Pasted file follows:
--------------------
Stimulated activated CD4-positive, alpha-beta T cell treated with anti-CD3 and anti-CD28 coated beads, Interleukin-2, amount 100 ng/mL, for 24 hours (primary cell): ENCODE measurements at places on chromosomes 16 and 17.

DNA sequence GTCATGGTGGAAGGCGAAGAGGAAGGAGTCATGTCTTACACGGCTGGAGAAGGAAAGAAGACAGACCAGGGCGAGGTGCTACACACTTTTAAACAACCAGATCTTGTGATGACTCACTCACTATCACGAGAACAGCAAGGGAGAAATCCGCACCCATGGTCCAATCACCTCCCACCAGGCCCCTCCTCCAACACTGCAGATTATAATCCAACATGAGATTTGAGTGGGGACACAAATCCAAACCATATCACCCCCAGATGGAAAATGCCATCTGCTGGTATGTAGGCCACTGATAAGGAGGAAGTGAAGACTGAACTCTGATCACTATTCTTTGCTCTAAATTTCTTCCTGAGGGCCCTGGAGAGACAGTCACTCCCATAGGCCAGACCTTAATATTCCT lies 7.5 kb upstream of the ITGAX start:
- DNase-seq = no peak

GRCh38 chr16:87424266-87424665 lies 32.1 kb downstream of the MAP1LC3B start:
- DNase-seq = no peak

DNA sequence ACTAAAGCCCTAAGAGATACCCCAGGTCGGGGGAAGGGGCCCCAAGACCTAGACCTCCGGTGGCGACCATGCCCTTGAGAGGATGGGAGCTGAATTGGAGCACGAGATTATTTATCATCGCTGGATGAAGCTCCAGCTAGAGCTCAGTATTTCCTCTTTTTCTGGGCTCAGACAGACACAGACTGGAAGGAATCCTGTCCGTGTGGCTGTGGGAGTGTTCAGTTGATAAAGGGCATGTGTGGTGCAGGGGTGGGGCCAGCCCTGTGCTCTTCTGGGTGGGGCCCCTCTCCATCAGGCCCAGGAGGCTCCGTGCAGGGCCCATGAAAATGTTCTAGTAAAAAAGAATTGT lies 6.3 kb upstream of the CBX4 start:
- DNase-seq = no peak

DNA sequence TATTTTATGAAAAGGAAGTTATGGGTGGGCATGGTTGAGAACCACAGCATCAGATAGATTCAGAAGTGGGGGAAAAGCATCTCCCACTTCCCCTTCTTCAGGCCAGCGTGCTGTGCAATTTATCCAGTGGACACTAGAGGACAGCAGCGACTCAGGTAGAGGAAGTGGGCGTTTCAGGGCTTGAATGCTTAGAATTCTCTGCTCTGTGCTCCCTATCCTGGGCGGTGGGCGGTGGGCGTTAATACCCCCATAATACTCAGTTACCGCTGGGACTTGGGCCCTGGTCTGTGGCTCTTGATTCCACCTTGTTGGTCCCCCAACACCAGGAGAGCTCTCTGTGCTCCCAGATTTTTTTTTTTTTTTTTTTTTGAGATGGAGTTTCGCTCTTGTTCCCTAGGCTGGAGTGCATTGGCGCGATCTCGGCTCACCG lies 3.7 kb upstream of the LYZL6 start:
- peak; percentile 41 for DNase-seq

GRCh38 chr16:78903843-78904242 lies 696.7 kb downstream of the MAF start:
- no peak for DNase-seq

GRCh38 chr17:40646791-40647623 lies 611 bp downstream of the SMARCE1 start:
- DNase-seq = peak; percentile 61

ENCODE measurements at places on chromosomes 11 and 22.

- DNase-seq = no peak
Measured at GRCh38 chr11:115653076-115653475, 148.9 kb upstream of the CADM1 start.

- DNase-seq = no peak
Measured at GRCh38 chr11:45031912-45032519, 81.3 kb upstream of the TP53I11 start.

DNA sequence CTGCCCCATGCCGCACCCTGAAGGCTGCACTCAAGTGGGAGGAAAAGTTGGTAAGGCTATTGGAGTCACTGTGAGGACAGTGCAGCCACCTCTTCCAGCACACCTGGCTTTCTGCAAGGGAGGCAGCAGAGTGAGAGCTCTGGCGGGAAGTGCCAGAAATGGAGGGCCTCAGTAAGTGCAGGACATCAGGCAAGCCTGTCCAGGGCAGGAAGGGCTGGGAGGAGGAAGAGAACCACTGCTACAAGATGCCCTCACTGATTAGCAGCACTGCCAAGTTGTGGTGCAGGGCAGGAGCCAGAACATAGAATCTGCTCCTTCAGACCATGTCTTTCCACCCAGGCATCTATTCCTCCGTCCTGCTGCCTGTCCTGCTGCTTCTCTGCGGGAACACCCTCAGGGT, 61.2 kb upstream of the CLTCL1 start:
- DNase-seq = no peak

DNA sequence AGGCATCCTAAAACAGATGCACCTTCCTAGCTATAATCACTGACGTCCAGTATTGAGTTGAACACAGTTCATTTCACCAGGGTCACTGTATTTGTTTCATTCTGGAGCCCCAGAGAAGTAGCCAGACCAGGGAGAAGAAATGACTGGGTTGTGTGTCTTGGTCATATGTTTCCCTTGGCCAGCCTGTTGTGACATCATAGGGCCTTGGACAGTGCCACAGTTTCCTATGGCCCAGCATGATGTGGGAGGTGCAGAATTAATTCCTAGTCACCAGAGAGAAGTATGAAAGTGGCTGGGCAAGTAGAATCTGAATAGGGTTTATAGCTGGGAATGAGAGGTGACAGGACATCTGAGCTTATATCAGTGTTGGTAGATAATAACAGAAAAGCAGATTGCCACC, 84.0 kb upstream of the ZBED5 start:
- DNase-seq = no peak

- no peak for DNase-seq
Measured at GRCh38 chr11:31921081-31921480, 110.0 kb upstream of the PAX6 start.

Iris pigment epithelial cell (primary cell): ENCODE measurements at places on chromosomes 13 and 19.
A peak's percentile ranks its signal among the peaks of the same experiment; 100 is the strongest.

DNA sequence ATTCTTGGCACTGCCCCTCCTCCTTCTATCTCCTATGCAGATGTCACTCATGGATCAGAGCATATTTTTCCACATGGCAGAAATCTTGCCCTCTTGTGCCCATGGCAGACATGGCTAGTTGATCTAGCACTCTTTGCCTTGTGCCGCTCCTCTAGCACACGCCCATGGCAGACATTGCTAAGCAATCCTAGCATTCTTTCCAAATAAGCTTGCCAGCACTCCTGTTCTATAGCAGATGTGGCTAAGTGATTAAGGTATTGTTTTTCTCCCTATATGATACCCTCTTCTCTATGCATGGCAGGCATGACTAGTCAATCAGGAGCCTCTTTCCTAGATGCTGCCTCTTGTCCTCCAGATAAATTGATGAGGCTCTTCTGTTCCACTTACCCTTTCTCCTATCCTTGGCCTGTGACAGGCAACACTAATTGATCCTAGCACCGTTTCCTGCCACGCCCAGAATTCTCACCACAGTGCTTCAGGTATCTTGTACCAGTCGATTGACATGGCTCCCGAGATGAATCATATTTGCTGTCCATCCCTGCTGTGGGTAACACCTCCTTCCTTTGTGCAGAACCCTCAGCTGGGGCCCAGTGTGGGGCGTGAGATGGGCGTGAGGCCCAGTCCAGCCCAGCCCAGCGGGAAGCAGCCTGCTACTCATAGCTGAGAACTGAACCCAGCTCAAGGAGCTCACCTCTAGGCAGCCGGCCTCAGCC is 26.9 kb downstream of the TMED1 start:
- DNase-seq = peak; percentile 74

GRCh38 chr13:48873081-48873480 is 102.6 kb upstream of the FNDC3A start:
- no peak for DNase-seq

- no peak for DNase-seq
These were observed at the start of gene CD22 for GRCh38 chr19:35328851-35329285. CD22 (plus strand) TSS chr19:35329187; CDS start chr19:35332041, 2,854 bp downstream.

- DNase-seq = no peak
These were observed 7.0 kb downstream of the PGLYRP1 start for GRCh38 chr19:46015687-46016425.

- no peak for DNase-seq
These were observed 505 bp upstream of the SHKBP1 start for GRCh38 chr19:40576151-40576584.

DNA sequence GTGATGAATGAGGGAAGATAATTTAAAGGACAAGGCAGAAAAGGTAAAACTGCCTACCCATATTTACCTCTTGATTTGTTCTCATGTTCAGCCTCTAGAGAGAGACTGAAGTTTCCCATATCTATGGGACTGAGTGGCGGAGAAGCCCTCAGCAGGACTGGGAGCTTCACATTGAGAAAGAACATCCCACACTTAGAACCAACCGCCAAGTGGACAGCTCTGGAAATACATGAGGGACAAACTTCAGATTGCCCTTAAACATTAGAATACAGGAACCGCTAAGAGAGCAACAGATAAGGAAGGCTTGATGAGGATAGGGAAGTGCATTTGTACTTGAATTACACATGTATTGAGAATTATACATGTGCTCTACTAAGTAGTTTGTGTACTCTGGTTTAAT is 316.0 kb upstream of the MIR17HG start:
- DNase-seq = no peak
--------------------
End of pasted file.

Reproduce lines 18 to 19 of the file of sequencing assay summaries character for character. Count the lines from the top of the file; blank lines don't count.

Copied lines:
Measured at GRCh38 chr11:45031912-45032519, 81.3 kb upstream of the TP53I11 start.

DNA sequence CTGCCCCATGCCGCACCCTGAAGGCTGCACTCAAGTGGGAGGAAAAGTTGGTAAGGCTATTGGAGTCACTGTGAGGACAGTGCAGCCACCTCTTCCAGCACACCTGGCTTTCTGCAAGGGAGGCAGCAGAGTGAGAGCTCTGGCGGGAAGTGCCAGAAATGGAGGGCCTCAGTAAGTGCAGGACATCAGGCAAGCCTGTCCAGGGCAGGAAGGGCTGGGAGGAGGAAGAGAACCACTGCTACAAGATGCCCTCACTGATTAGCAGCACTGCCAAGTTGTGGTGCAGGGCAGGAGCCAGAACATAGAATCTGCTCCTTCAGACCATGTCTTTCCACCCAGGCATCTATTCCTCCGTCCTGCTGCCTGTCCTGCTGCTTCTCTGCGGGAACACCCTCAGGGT, 61.2 kb upstream of the CLTCL1 start: